We no longer feel the isolation and loneliness that were common before instant communication. Through Facebook, I’ve been able to connect with old friends and meet new acquaintances with shared interests. Through Twitter, I’m able to follow a newsfeed filled with hot topics. There are so many people to communicate with – and so many opportunities to do so!
As much as I enjoy being active on Facebook and Twitter, as well as blogging, I’ve found that I am often misunderstood on social media! People reading my posts cannot see the twinkle in my eyes. They can’t hear the tone in my voice. Text messages – even with the use of emoticons – don’t allow us to look into someone’s eyes or read their body language.
Social media can be a very non-emotional form of communication. Comments can easily be taken out of context. Too often people make statements while hiding behind a computer. Facts can get twisted and feelings can get hurt when people post comments via social media that they would never say in during a face-to-face talk!
When I posted a blog taking a look inside #RealPigFarming on March 31, I received several unpleasant comments. Those comments hurt enough to make me question whether I should continue to keep blogging. That wasn’t the first time I’ve felt harassed online, and the negative effects are cumulative.
Think about it… what kind of communication are our young people having? My attention was focused on this very question while visiting with my granddaughter after one of her friends committed suicide this past week. This action was taken by a girl in Junior High!
After talking more with my granddaughter, I discovered that her friend was being bullied. Cyberbullying has become a new lethal form of bullying. Speaking of bullying, 85% of students witness bullying when adults are not present. I also learned that my granddaughter’s friend was a very troubled young girl. I understand that I’m only hearing one side of the story, but it brought mental healthcare to mind.
Why are so many kids today either involved in school shootings or taking their own lives? Many folks are quick to dismiss this topic by saying, “Kids have always been this way.” Or they ask, “What’s wrong with today’s kids?”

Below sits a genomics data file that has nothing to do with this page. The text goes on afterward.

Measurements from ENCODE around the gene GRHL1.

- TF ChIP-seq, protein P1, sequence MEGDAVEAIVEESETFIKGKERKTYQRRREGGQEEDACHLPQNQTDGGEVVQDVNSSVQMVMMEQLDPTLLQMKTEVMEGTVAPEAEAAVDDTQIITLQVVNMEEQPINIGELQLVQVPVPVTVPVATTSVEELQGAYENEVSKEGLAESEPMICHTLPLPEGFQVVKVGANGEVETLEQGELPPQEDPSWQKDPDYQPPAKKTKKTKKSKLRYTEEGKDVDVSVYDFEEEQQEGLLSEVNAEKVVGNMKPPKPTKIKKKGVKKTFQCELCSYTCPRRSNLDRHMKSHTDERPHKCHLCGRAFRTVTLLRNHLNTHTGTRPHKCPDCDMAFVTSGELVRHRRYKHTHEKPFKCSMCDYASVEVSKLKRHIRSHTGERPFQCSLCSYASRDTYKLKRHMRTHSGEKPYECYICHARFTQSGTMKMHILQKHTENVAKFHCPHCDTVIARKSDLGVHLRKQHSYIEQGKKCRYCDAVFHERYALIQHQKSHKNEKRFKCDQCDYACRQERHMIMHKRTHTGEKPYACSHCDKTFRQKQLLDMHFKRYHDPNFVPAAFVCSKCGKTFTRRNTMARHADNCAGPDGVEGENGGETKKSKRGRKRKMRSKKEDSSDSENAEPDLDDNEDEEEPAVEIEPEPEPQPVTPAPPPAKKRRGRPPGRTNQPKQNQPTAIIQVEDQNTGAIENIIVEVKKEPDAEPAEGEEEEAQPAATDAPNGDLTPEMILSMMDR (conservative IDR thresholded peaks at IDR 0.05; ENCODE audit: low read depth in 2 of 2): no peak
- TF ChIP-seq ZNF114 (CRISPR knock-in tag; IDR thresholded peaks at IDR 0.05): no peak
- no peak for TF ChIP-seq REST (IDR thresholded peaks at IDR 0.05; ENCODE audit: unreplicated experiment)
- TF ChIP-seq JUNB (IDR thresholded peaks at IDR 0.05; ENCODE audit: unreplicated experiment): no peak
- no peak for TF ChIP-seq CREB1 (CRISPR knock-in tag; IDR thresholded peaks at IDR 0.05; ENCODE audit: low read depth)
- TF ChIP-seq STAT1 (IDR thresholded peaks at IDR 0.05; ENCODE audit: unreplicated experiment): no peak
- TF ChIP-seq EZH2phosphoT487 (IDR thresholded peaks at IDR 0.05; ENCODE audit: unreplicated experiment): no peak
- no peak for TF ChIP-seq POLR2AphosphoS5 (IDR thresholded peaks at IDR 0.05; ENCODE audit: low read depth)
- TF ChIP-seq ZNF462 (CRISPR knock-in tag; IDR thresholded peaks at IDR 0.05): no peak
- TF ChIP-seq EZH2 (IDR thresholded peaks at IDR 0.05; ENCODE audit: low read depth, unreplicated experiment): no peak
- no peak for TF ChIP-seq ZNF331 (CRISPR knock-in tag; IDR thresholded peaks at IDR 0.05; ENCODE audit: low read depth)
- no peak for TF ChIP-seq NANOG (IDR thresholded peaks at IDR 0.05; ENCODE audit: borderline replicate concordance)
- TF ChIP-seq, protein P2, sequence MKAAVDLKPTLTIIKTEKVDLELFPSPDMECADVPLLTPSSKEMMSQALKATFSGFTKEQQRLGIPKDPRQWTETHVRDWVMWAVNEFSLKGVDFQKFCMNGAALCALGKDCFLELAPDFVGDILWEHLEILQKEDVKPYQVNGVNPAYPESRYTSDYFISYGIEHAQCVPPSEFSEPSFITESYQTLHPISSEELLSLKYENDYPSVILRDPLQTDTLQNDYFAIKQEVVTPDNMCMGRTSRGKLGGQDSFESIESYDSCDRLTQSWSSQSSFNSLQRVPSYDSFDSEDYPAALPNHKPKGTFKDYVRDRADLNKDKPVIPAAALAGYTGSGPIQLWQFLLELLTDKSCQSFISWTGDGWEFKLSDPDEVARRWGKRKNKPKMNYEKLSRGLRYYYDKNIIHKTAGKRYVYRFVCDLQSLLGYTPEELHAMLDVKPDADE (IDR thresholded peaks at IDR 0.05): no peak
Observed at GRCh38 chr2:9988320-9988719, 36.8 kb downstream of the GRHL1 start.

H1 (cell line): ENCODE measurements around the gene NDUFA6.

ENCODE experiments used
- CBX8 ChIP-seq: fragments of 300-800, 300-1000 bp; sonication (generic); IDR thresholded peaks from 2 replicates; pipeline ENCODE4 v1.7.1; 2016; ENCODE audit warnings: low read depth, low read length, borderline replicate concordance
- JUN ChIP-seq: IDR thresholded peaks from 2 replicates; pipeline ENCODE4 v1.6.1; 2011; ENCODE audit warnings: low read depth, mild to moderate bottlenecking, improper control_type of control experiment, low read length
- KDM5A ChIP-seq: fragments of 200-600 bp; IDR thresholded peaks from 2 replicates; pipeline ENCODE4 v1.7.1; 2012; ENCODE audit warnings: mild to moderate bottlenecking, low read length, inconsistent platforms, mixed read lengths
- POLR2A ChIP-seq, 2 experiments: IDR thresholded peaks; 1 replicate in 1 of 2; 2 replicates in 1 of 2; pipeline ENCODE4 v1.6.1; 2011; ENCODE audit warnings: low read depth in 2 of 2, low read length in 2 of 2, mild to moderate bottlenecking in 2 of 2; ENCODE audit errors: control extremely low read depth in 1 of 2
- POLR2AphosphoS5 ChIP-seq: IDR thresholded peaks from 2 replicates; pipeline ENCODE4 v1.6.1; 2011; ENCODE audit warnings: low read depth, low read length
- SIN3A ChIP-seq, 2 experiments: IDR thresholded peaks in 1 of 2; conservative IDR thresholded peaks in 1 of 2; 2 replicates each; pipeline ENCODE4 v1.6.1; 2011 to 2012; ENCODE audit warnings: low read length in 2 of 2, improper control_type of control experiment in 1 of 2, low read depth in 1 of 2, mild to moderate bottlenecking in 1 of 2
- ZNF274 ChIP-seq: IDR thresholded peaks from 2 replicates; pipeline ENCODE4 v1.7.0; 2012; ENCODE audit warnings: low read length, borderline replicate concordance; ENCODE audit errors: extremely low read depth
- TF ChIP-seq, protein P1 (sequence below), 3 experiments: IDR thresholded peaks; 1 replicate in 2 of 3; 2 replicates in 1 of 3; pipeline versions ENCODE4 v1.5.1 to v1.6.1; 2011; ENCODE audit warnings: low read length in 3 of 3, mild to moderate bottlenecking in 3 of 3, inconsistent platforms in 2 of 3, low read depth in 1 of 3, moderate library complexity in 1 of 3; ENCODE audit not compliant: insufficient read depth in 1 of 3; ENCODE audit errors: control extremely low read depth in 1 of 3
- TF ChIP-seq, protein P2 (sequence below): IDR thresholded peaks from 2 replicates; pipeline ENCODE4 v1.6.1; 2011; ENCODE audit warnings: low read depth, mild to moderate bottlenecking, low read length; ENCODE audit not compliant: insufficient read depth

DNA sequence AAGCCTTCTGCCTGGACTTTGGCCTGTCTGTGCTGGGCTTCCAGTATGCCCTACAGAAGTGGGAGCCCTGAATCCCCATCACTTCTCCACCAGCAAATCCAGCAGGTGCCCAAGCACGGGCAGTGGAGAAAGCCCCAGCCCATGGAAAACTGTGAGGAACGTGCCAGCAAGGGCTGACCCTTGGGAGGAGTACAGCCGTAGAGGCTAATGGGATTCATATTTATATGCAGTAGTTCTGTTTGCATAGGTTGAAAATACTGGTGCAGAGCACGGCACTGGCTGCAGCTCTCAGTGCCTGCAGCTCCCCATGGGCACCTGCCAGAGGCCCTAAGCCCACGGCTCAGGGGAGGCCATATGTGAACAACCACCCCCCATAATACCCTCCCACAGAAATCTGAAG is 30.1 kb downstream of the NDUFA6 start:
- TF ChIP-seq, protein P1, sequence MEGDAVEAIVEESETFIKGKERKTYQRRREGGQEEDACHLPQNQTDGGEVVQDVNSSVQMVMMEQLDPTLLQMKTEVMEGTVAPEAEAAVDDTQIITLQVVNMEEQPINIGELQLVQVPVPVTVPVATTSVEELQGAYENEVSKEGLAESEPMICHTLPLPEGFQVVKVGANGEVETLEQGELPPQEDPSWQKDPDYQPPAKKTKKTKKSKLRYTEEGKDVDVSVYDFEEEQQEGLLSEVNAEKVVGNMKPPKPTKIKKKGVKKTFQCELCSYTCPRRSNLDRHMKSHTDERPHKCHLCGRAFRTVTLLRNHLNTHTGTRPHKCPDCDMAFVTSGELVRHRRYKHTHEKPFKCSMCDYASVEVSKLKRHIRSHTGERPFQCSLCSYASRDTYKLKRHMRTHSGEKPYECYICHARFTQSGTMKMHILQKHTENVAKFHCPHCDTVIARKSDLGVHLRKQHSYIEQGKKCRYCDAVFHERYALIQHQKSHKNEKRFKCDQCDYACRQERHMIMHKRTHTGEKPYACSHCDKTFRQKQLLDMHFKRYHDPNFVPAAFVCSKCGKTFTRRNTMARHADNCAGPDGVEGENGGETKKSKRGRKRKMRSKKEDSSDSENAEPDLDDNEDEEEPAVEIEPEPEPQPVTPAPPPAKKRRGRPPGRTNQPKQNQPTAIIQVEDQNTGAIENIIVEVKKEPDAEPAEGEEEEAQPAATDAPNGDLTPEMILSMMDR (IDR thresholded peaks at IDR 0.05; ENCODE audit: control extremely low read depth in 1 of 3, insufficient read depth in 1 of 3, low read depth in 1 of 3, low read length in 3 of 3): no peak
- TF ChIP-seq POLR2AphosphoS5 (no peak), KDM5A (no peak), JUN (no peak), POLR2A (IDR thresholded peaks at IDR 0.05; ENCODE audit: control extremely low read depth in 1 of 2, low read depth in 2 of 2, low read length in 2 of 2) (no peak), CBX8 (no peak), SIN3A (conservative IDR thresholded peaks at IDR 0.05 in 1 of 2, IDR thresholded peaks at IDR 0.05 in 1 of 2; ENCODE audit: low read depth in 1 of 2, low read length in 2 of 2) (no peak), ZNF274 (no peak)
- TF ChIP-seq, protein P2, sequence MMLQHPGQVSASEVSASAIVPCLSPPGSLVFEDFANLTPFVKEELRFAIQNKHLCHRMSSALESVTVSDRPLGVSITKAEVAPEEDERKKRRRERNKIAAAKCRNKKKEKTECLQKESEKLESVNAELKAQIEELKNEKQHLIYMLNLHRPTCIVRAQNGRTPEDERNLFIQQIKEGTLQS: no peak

So many things can probably be blamed: social media, nutrition, the way we discipline our kids, and Common Core with all the testing. But I firmly believe that kids today must learn – and accept – that everyone is NOT the same. Not everyone deserves a blue ribbon. Not every team can win a game, so keep score at ball games. Teach kids how to win and lose! Kids need to learn that more effort often yields results. That way players, who don’t win every game, can feel good about their efforts. A kid who earns a red ribbon but desires a blue ribbon will be motivated to want to learn how to improve.
We need to stop making excuses and start looking for answers. Kids are dying! My granddaughter, like other teenagers facing a similar situation, is very hurt. She wonders if there was more she could have done, and the guilt she carries will be another problem. Suicide does not only involve one person; it has a huge effect so many people.
In the short term, my granddaughter needs to be reassured that she’s not to blame and that’s she’s loved! In the long term, this problem needs to be addressed by everyone. Empathy must be taught for bullying to stop, says internationally recognized educator, best-selling author, and bullying prevention expert Dr. Michelle Borba.
There isn’t a simple solution. A community must be willing to change. Community leaders, parents and educators must collaborate. What do you think is the best way to get a conversation like this started in a community?